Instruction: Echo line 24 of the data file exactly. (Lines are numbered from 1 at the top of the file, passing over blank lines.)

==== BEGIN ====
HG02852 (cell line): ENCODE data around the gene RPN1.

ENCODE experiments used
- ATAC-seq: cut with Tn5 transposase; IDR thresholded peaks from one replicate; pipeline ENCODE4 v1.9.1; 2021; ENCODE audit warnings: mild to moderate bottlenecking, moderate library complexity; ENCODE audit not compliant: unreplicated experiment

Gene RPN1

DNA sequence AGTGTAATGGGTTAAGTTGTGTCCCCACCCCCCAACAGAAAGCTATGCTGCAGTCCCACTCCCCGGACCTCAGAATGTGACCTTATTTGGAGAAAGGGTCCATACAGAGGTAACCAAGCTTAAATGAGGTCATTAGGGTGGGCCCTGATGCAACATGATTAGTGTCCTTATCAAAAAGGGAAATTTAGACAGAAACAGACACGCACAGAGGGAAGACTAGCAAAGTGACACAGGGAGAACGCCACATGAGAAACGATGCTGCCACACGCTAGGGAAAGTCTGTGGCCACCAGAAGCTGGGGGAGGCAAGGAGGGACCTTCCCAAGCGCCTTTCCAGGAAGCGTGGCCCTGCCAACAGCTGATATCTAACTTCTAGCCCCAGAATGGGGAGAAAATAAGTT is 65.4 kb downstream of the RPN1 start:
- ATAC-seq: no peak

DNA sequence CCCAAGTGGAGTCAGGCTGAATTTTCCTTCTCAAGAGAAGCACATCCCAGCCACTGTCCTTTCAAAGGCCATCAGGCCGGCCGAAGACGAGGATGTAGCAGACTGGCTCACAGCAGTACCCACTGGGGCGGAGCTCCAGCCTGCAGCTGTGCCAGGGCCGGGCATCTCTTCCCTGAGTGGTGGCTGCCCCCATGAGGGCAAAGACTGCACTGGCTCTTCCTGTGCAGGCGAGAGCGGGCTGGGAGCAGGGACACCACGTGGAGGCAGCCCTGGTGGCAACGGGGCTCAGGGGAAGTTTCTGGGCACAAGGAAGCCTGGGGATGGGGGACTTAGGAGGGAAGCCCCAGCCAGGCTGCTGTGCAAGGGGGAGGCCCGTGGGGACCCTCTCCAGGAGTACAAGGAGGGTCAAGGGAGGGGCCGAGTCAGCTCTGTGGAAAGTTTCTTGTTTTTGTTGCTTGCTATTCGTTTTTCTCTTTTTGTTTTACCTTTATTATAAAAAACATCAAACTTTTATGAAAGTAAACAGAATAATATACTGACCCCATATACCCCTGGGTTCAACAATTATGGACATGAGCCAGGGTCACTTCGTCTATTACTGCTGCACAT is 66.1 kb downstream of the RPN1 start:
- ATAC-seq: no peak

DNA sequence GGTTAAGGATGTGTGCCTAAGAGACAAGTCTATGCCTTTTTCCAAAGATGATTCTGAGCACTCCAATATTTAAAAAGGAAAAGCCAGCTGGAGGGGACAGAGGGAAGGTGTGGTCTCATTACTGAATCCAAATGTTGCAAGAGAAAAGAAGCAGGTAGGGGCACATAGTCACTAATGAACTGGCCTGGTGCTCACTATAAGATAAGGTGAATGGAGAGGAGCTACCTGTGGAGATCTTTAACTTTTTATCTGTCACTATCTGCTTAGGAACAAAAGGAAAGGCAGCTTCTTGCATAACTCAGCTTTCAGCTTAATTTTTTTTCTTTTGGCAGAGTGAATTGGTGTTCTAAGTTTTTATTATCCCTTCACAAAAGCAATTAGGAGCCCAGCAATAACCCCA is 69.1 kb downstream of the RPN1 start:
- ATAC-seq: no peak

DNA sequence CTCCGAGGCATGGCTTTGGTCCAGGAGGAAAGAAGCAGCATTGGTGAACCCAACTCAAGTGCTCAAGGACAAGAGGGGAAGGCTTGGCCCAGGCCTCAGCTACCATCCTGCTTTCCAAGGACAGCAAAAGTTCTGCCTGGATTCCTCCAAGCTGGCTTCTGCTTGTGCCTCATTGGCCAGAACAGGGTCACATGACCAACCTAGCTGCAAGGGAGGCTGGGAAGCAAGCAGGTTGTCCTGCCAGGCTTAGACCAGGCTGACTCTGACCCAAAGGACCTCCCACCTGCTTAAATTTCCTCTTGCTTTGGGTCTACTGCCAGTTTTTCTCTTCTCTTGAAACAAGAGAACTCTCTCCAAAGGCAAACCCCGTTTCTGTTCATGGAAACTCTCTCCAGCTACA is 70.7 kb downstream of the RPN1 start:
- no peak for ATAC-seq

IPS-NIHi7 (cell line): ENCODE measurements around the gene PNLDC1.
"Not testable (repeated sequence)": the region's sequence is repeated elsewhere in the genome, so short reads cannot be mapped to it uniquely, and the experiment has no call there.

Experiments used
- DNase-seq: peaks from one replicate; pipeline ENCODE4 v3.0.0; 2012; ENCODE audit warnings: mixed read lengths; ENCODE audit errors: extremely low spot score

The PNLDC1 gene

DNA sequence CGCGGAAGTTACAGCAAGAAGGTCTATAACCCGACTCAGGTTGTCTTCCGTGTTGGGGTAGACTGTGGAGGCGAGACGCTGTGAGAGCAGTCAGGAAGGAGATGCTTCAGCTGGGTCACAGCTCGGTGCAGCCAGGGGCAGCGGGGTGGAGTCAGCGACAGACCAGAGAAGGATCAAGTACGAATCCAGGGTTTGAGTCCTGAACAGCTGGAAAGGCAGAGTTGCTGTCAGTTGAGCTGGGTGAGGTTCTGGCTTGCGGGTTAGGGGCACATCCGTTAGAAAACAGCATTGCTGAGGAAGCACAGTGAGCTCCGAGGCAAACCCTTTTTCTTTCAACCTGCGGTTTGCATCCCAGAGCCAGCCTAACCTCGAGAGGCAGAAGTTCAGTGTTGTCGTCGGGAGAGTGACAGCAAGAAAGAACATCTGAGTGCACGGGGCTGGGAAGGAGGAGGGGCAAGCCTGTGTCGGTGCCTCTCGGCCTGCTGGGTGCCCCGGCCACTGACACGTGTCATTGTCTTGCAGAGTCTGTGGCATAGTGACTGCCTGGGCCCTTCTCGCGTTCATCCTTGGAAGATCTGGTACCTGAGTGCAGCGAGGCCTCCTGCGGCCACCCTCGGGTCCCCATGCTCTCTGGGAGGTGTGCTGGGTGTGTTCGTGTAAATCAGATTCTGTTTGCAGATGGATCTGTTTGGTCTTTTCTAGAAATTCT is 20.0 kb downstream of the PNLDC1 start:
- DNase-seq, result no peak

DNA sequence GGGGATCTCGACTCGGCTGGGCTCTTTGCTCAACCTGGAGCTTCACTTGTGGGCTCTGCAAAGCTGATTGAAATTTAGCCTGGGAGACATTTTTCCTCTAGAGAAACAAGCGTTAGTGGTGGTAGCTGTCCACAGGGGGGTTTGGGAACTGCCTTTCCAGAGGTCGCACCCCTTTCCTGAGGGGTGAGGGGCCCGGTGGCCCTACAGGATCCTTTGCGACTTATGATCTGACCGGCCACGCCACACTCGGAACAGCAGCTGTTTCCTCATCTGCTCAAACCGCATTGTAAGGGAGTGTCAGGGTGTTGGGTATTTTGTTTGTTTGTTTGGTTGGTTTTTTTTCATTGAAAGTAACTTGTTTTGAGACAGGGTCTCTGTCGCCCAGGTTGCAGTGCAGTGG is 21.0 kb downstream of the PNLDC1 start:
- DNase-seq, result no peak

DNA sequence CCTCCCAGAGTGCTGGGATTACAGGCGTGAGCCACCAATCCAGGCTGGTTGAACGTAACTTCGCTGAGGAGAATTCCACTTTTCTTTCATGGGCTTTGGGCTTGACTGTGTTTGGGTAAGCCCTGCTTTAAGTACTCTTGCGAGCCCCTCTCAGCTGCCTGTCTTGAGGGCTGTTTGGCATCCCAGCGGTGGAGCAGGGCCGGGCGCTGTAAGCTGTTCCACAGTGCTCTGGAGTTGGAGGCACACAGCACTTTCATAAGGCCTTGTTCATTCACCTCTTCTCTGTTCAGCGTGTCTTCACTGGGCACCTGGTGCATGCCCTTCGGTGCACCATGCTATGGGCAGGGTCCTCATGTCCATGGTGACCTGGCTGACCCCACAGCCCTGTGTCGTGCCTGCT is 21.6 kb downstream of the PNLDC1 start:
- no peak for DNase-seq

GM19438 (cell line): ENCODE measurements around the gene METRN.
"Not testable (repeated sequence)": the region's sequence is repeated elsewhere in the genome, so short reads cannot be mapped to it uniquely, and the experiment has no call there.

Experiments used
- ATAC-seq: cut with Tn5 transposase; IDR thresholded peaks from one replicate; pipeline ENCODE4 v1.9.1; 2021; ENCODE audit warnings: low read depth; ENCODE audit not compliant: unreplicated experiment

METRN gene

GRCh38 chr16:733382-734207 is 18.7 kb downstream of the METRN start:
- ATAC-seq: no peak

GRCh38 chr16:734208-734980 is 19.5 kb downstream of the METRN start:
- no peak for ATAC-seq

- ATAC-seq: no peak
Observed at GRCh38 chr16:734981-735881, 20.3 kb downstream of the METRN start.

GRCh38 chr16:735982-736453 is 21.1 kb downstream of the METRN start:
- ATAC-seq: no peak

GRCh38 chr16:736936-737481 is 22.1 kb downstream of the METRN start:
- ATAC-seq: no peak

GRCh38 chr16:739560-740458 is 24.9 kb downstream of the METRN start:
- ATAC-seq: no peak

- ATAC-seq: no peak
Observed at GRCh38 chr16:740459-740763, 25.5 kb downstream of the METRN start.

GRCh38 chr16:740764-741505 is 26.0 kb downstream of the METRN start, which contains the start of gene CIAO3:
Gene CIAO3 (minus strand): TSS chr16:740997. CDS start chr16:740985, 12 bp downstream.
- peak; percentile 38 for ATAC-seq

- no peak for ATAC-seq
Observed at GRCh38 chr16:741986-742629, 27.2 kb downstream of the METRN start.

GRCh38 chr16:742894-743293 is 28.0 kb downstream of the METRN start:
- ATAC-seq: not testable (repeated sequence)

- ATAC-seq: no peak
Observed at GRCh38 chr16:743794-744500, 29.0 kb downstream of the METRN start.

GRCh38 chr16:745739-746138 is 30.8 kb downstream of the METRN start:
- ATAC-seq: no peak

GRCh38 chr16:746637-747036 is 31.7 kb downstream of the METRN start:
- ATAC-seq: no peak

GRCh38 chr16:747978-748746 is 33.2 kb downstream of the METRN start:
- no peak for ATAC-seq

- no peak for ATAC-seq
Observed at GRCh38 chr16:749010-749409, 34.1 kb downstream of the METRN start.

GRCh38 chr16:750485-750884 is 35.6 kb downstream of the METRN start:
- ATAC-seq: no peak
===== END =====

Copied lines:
GM19438 (cell line): ENCODE measurements around the gene METRN.